If the present trend of political rewards is any indication, hate speeches by politicians are at a premium, as far as post-election gains are concerned. Yogi Adityanath’s ascension to the position of Uttar Pradesh chief minister proves that hate speeches against minorities (read Muslims) ought to be the bellwether of any election campaign.
Though there are various provisions in criminal and other laws to censure, restrict and punish hate speeches, most of them kick in only in the run-up to elections, or if they have the potential to cause, or result in, communal violence.
But what happens to speeches which are so polarising in nature, and irrespective of whenever they are delivered (even during the non-election period) that they create a deep sense of vulnerability and feelings of oppression among minorities and other marginalised sections of society?
The present legal regime, hobbled as it is by the lack of a watertight definition of hate speech, falls short of being able to effectively combat and prosecute cases where hate speeches are made for reasons other than immediate electoral gains. Now, the Law Commission of India, in its 267th Report, has come up with a slew of recommendations to fill in this lacunae.
By broadening the definition of what should be considered hate speech, and suggesting appropriate amendments to the criminal law, the Report seeks to put in place a legal regime strong and comprehensive enough to deal with statements that breed extreme manifestations of vilification and detestation.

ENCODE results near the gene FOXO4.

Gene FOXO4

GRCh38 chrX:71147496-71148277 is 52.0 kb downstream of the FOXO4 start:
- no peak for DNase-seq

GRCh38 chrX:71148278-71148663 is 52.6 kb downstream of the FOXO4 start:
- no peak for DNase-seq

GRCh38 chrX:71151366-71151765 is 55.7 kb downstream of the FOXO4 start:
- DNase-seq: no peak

Widening the meaning of "hate speech"
In 2014, acting on a Public-Interest Litigation filed by the NGO Pravasi Bhalai Sangathan, the Supreme Court tasked the Law Commission with suggesting measures to curb the proliferation of hate speeches by politicians, which have been increasingly dotting the landscape in recent times.
The Commission, however, has gone a few steps ahead and suggested a mechanism to rein in offending speeches made not only by electoral candidates and their agents, but also by those enjoying prominence in the public sphere.
For this purpose, the Commission has recommended a departure from Sections 153A and 295 A of the Indian Penal Code, and other provisions of relevant legislations, which proscribed and punished speeches or statements only if they led to communal tensions or created law and order problems as a consequence.
The Commission has foregrounded its recommendations on American legal philosopher Jeremy Waldron’s book 'The Harm in Hate Speech' (read a review by Justice John Paul Stevens, retired Chief Justice of the Supreme Court of the United States).
In that book, Waldron expresses grave concern for "the use of words which are deliberately abusive and/or insulting and/or threatening and/or demeaning directed at members of vulnerable minorities, calculated to stir up hatred against them."
He contends that hate speech should not be restricted only to those statements which pose a clear and present danger (as held in the US Supreme Court’s 1919 decision in Schenck v US) or which poses an imminent threat to lawless action (held by the US Supreme Court in 1969, in Brandenburg v Ohio).